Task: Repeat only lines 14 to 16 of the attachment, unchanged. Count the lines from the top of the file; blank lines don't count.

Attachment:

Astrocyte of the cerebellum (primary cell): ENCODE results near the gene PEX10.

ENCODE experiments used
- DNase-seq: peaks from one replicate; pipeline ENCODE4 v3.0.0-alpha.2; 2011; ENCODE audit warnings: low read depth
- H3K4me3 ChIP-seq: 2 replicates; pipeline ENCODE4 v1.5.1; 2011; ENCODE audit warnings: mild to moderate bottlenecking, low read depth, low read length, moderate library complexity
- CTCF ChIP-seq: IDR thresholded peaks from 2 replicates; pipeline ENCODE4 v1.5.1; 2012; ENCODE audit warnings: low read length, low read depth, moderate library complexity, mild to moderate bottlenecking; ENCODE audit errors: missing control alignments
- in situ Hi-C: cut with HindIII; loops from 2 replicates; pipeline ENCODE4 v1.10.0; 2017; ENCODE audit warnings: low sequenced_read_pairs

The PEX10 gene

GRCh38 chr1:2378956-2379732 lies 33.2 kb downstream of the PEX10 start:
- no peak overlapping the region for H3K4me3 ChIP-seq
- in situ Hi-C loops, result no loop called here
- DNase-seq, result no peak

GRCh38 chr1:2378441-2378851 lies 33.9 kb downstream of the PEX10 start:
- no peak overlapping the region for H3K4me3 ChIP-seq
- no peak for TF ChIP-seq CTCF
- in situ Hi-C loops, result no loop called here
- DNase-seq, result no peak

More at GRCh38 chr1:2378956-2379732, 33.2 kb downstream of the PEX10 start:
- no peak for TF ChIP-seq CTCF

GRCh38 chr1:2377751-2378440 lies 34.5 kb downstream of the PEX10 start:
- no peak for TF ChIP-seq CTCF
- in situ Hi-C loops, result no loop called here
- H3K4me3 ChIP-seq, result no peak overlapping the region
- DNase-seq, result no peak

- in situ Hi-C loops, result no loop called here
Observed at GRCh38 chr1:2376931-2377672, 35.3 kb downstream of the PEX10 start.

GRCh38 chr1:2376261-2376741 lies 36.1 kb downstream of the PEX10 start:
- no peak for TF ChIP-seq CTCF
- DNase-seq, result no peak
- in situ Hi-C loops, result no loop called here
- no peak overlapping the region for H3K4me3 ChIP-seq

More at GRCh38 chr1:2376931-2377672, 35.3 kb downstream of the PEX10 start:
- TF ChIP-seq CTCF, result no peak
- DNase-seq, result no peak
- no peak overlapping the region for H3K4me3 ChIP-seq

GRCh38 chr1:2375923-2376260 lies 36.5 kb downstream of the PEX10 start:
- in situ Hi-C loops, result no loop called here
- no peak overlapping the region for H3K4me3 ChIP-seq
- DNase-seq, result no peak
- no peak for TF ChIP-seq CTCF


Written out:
- no peak for TF ChIP-seq CTCF
- in situ Hi-C loops, result no loop called here
- DNase-seq, result no peak